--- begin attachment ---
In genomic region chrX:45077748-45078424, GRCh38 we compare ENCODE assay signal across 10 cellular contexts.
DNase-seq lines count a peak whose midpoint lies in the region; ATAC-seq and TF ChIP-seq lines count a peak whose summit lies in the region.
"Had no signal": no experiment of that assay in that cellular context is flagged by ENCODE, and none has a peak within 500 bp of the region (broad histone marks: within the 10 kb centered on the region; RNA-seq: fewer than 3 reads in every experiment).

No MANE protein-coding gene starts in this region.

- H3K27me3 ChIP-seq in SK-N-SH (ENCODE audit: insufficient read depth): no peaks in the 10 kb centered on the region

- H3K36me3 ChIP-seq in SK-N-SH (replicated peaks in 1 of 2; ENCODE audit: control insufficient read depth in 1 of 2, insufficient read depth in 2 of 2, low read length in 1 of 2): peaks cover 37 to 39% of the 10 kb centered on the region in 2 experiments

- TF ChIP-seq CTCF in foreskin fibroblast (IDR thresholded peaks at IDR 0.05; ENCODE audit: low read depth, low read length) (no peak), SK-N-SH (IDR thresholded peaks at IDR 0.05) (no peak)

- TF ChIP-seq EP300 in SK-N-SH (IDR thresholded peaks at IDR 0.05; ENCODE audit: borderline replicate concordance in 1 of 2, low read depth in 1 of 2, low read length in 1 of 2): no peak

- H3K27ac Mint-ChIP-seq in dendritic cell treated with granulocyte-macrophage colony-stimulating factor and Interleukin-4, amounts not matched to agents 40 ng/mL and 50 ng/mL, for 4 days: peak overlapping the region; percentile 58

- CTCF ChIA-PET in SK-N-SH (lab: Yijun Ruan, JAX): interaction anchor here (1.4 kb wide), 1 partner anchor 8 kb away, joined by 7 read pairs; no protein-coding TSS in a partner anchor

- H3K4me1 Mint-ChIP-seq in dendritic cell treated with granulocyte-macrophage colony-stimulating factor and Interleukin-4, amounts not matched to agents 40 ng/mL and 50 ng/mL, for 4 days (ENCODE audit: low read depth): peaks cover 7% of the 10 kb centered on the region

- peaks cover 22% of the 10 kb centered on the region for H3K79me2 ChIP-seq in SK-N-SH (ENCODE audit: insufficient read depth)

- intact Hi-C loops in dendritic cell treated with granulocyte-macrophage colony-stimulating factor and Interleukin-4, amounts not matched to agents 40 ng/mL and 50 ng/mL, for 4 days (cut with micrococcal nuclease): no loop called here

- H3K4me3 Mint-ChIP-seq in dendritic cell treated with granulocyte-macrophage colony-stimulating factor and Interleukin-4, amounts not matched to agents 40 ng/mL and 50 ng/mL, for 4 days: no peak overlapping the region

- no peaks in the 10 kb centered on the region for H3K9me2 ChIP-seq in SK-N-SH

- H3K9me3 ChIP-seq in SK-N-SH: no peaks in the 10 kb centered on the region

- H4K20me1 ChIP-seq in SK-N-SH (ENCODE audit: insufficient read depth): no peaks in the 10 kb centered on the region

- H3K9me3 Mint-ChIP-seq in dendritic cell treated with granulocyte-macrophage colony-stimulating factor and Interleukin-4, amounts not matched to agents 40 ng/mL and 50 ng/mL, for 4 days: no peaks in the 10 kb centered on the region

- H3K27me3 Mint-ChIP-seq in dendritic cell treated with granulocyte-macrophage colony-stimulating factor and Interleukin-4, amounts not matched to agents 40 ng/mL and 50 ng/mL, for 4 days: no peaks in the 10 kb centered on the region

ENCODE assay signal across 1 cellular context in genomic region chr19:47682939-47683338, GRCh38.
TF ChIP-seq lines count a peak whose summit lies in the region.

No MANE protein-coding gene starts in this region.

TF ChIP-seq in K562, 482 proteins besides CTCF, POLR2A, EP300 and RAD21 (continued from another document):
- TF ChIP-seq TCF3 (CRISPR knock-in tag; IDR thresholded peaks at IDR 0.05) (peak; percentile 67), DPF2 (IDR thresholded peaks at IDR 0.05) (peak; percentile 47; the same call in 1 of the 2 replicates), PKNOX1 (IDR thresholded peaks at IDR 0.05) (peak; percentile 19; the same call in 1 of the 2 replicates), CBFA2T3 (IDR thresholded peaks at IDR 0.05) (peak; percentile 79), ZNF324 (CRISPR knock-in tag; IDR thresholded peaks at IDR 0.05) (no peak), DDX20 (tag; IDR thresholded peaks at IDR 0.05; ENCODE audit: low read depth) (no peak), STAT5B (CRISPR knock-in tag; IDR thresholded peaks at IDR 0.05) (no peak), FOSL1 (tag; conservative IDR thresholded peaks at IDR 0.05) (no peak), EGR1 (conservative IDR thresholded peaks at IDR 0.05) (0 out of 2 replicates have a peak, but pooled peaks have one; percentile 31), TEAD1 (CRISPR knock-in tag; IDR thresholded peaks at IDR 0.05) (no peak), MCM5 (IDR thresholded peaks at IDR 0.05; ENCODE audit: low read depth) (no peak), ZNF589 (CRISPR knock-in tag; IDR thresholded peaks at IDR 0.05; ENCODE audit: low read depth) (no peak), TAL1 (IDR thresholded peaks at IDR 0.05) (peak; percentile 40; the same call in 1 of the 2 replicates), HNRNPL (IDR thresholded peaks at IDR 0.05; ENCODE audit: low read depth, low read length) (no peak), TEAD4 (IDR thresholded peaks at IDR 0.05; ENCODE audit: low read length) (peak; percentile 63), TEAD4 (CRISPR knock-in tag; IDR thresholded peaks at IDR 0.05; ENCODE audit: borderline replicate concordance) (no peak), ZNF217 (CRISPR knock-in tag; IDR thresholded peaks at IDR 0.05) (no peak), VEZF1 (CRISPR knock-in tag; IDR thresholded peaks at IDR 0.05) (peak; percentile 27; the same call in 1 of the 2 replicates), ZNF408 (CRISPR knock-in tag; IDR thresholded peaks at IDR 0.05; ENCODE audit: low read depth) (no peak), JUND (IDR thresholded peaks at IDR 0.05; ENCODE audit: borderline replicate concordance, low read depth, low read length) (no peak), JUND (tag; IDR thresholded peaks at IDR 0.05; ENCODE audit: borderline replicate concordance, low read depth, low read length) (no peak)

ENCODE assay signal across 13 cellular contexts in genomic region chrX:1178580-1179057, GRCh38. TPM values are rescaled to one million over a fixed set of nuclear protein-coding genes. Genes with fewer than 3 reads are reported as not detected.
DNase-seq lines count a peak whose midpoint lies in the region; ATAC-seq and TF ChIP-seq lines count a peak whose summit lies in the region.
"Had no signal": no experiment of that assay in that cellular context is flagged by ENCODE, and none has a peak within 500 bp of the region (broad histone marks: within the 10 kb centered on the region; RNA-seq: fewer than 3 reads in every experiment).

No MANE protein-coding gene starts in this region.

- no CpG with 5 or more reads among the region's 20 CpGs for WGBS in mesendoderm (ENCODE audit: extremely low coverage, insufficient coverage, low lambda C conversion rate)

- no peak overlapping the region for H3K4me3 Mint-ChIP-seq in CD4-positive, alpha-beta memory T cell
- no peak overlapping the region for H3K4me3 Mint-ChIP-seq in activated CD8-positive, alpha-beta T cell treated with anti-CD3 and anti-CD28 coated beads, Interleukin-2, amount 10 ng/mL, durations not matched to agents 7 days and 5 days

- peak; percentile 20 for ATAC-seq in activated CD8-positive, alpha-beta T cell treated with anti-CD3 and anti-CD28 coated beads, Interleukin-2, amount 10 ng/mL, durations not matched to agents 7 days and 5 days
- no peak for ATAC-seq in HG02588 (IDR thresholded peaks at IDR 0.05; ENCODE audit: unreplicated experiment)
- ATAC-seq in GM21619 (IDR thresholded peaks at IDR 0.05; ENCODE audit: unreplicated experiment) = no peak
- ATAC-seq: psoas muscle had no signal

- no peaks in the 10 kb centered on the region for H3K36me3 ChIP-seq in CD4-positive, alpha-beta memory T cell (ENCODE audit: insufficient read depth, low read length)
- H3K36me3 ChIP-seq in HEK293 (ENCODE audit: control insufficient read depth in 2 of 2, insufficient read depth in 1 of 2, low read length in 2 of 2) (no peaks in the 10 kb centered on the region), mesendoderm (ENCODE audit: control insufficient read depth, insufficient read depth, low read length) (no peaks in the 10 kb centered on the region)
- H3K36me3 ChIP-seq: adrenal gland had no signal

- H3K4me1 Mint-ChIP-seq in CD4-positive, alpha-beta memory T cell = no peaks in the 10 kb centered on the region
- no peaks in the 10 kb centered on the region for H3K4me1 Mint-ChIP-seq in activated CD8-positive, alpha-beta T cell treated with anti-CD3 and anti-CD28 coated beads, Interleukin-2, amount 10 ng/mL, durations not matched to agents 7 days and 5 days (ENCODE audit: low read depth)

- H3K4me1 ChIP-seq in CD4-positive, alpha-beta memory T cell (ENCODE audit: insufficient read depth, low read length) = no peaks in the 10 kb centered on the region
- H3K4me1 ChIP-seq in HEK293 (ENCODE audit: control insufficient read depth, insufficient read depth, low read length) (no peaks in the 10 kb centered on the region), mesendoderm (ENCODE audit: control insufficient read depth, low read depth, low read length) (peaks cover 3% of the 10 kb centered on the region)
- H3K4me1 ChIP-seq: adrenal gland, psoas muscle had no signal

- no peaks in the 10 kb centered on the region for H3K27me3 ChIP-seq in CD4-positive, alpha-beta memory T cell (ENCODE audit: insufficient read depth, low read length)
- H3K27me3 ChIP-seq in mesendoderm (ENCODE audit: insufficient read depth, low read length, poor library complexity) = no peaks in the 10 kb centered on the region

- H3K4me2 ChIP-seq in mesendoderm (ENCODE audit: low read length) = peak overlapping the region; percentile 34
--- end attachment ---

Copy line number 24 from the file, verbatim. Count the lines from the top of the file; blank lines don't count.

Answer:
- TF ChIP-seq TCF3 (CRISPR knock-in tag; IDR thresholded peaks at IDR 0.05) (peak; percentile 67), DPF2 (IDR thresholded peaks at IDR 0.05) (peak; percentile 47; the same call in 1 of the 2 replicates), PKNOX1 (IDR thresholded peaks at IDR 0.05) (peak; percentile 19; the same call in 1 of the 2 replicates), CBFA2T3 (IDR thresholded peaks at IDR 0.05) (peak; percentile 79), ZNF324 (CRISPR knock-in tag; IDR thresholded peaks at IDR 0.05) (no peak), DDX20 (tag; IDR thresholded peaks at IDR 0.05; ENCODE audit: low read depth) (no peak), STAT5B (CRISPR knock-in tag; IDR thresholded peaks at IDR 0.05) (no peak), FOSL1 (tag; conservative IDR thresholded peaks at IDR 0.05) (no peak), EGR1 (conservative IDR thresholded peaks at IDR 0.05) (0 out of 2 replicates have a peak, but pooled peaks have one; percentile 31), TEAD1 (CRISPR knock-in tag; IDR thresholded peaks at IDR 0.05) (no peak), MCM5 (IDR thresholded peaks at IDR 0.05; ENCODE audit: low read depth) (no peak), ZNF589 (CRISPR knock-in tag; IDR thresholded peaks at IDR 0.05; ENCODE audit: low read depth) (no peak), TAL1 (IDR thresholded peaks at IDR 0.05) (peak; percentile 40; the same call in 1 of the 2 replicates), HNRNPL (IDR thresholded peaks at IDR 0.05; ENCODE audit: low read depth, low read length) (no peak), TEAD4 (IDR thresholded peaks at IDR 0.05; ENCODE audit: low read length) (peak; percentile 63), TEAD4 (CRISPR knock-in tag; IDR thresholded peaks at IDR 0.05; ENCODE audit: borderline replicate concordance) (no peak), ZNF217 (CRISPR knock-in tag; IDR thresholded peaks at IDR 0.05) (no peak), VEZF1 (CRISPR knock-in tag; IDR thresholded peaks at IDR 0.05) (peak; percentile 27; the same call in 1 of the 2 replicates), ZNF408 (CRISPR knock-in tag; IDR thresholded peaks at IDR 0.05; ENCODE audit: low read depth) (no peak), JUND (IDR thresholded peaks at IDR 0.05; ENCODE audit: borderline replicate concordance, low read depth, low read length) (no peak), JUND (tag; IDR thresholded peaks at IDR 0.05; ENCODE audit: borderline replicate concordance, low read depth, low read length) (no peak)